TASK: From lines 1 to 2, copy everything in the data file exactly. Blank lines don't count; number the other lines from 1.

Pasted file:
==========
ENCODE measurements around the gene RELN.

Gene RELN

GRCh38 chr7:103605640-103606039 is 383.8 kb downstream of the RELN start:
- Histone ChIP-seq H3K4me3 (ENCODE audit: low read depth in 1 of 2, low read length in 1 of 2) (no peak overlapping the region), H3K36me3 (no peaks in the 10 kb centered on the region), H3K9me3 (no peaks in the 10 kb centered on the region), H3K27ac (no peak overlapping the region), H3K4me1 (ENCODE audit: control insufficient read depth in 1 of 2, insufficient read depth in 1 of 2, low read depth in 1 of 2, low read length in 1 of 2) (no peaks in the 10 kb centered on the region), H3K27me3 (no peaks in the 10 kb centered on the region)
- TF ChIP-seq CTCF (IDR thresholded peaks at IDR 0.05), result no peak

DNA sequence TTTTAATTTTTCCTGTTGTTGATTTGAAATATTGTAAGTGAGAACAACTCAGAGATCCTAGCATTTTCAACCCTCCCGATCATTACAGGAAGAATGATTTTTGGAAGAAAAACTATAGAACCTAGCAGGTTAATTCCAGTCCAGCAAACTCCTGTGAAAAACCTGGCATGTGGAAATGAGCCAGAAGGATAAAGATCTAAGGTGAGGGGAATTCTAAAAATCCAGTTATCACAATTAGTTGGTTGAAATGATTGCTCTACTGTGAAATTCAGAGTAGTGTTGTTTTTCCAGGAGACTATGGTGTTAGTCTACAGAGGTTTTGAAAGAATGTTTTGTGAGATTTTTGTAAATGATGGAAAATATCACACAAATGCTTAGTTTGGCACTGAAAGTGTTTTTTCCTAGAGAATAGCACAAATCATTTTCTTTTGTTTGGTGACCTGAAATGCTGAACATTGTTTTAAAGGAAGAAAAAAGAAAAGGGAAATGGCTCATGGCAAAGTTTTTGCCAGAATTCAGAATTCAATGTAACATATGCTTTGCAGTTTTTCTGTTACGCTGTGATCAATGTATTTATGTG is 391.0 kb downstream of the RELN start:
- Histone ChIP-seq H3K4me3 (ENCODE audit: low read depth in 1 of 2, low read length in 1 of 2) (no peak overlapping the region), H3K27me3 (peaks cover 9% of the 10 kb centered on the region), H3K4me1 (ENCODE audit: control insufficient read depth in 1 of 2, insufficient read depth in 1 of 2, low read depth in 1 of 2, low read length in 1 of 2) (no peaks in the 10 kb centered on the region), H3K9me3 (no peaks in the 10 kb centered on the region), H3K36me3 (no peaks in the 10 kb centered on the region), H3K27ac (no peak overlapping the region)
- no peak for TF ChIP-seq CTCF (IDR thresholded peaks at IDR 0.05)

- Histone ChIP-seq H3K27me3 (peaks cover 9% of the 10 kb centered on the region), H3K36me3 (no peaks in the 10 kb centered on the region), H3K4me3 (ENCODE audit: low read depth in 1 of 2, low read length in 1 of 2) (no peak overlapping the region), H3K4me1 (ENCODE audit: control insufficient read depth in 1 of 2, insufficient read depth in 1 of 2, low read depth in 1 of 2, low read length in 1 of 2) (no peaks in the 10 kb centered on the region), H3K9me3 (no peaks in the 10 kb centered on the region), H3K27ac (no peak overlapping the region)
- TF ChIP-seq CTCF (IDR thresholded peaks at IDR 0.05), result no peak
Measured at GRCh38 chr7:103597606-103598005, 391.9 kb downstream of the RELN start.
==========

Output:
ENCODE measurements around the gene RELN.

Gene RELN